Genetic Counseling

School of Health and Human Sciences

Victoria RothAn Examination Of The Factors Contributing To The Expansion Of Subspecialty Genetic Counseling
 
Capstone Project Committee: Nancy Callanan, MS, CGC, Kate Foreman, MS, CGC, Elizabeth Heise, MS, CGC, Scott Richter, PhD (Statistical Consultant)
 
Background: A defining feature of genetic counseling is the transferrable nature of the common skill set. Since the establishment of the first graduate program in 1969, genetic counseling has moved into almost every medical specialty and subspecialty. While the majority of genetic counselors still specialize in the areas of prenatal, pediatric, and cancer genetic counseling, other subspecialties such as cardiology, neurogenetics, and pharmacogenetics are emerging in the field. What remained unknown was how these subspecialties initially become established in the field of genetic counseling.

Goals: To fill this literature gap, this study was designed to answer three research questions: (1) What common factors establish a need for a genetic counselor in a subspecialty setting?  (2) How do genetic counselors in subspecialties establish their positions? (3) Once established, how does the position of these genetic counselors evolve as the subspecialty expands?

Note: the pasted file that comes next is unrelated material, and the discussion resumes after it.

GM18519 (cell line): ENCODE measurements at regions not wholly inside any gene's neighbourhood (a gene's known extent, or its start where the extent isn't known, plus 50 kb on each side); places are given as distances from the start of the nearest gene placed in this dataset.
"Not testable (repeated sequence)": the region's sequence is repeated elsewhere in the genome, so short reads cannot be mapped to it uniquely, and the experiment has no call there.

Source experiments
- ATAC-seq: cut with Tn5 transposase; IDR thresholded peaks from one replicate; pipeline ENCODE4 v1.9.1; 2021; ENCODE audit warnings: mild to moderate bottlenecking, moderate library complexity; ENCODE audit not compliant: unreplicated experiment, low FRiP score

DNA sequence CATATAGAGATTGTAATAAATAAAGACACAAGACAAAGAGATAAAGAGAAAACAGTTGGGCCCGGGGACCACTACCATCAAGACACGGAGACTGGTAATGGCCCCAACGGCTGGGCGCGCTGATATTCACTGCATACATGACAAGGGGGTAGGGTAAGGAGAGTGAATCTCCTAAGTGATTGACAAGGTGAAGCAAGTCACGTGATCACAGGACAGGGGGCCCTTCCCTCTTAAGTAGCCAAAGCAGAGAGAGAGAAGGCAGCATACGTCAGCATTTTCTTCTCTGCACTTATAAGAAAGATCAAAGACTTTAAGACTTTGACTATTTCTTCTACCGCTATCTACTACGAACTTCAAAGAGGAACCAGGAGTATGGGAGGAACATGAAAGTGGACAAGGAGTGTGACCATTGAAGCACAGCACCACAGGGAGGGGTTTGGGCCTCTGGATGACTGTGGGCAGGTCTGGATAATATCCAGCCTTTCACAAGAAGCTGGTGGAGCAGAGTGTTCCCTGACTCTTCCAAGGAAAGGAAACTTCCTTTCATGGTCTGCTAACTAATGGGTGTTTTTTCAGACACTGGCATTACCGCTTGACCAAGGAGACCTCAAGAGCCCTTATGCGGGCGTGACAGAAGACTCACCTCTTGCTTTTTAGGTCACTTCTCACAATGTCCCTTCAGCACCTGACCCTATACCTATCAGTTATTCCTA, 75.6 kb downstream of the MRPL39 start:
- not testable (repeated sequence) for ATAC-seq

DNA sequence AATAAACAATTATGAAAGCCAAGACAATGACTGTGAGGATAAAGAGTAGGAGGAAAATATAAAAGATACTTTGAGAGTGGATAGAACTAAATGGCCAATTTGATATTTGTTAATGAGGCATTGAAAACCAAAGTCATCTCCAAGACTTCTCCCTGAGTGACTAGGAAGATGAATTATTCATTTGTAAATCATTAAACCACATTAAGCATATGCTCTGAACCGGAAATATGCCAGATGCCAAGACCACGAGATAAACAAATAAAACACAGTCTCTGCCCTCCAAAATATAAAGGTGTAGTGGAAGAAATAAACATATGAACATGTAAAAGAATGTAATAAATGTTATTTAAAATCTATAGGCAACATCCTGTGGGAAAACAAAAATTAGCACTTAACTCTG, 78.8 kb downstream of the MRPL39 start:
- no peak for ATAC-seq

Methods: Two phases of data collection were employed to answer the research questions. Phase I consisted of semi-structured interviews with subspecialized genetic counselors in cardiovascular genetics, neurogenetics, and psychiatric genetics. Phase II consisted of a broader survey distributed through the National Society of Genetic Counselors ListServ.

Results: Ten genetic counselors were interviewed for phase I of the data collection process and 144 genetic counselors responded to the phase II survey with a core of 68 participants. A genetic counselor’s previous interest in the subspecialty area was identified as a driving factor for position creation by the phase I participants and by 42.3% of the phase II survey participants. Many personal narratives in phase I and 42% of phase II participants identified physician interest as a driving factor for position creation. 71.4% of phase II participants reported an increase in departmental funding since starting their position.

Conclusion: Both phases of data collection supported the success of genetic counselors in subspecialty medicine. Collectively, the personal narratives showed a variety of ways in which subspecialized positions were established. However, common factors for position creation were genetic counselor interest, physician interest, clinical need, and the availability of genetic testing . Changes seen following the creation of the position included a transition to departmental funding, an increase in genetic counselor responsibilities, and increased effort by genetic counselors to consolidate the collective knowledge base of the subspecialty.
 
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